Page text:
Wolfgang Doeblin

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Wolfgang Doeblin
Born(1915-03-17)17 March 1915
Berlin, Germany
Died21 June 1940(1940-06-21) (aged 25)
Housseras, France
Alma materUniversité de Paris
Known forDoeblin's condition for Markov processes, Doeblin's central limit theorem
Scientific career
Thesis Sur les propriétés asymptotiques de mouvements régis par certains types de chaînes simples  (1938)
Doctoral advisorPaul Lévy
Maurice René Fréchet

Wolfgang Doeblin, known in France as Vincent Doblin (17 March 1915 – 21 June 1940), was a French-German mathematician.


A native of Berlin, Wolfgang was the son of the Jewish-German novelist and physician, Alfred Döblin, and Erna Reiss. His family escaped from Nazi Germany to France where he became a French citizen. Studying probability theory at the Université de Paris under Fréchet, he quickly made a name for himself as a gifted theorist. He received his doctorate at age 23.

Drafted in November 1938, after refusing to be exempted from military service, he was a soldier in the French army when World War II broke out in 1939, and was stationed at Givet, in the Ardennes, as a telephone operator. There, he wrote down his latest work on the Chapman–Kolmogorov equation, and sent this as a "pli cacheté" (sealed envelope) to the French Academy of Sciences. His company, sent to the sector of the Saare on the ligne Maginot in April 1940, was caught in the German attack in the Ardennes in May, withdrew to the Vosges, and capitulated on 22 June 1940. Finding himself cut off from his unit and with Wehrmacht troops approaching to take him prisoner, Doeblin burned his mathematical notes and then shot himself on 21 June in a barn near the village of Housseras (a small village near Epinal) in the Vosges.[1]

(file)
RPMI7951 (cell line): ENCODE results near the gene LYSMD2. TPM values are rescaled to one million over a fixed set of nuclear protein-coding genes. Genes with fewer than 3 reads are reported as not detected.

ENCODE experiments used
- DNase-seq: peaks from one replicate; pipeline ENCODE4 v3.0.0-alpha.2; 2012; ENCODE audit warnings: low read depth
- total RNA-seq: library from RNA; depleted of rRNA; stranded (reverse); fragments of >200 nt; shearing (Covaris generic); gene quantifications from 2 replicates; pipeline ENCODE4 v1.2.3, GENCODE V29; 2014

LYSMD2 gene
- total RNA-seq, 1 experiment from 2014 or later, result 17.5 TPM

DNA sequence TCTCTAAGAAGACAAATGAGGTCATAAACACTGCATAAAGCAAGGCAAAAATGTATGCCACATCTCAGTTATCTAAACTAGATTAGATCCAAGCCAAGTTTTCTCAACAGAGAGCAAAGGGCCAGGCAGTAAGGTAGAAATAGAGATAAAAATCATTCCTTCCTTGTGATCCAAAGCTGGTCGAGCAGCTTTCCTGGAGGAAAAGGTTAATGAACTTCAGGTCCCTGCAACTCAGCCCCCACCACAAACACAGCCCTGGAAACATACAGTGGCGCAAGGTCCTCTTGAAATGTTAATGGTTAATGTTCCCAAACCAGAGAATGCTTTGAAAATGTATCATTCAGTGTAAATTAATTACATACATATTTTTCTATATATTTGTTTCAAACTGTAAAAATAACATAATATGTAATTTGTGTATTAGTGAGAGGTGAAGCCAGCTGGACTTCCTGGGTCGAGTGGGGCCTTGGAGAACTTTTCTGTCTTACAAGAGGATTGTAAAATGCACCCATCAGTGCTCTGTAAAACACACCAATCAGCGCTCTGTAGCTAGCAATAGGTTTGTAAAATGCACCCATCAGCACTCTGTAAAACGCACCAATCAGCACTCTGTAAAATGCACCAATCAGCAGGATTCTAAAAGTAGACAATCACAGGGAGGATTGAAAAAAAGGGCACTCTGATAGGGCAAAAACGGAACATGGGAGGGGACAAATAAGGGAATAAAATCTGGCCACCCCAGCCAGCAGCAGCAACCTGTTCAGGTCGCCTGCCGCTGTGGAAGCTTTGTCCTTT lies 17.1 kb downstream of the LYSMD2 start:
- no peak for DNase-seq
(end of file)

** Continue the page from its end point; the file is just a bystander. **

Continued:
He was initially buried as an unknown soldier in the village cemetery; identification of his remains not taking place until 1944. Following their deaths his parents were buried in Housseras beside him in 1957.


The sealed envelope was opened in 2000,[2] revealing that Doeblin had obtained major results on the Chapman-Kolmogorov equation and the theory of diffusion processes as well as Itô's lemma.[3]

His life was the subject of a 2007 movie by Agnes Handwerk and Harrie Willems, A Mathematician Rediscovered.[4]

When he became a French citizen in 1938, he chose the official name of Vincent Doblin. However, he later chose to sign his papers as Wolfgang Doeblin and it is under this name that all his mathematical papers and professional letters were published. [5]


  1. ^ Jähner, Harald (2019). Aftermath: Life in the Fallout of the Third Reich 1945-1955 (Paperback). London: W H Allen. p. 255. ISBN 9780753557877.
  2. ^ Wolfgang Doeblin "Sur l'équation de Kolmogoroff", Comptes Rendus de l'Academie des Sciences, 331 (2000).
  3. ^ Bru, B. and Yor, M. (2000) Comments on the life and mathematical legacy of Wolfgang Doeblin, Finance and Stochastics, Volume 6, 3–47.
  4. ^ Wolfgang Doeblin — Histoire des mathématiques Journals, Books & Online Media | Springer
  5. ^ Mazliak, L.: On the exchanges between W. Doeblin and B. Hostinský Rev. Hist. Math. 13, no. 1 (2007)


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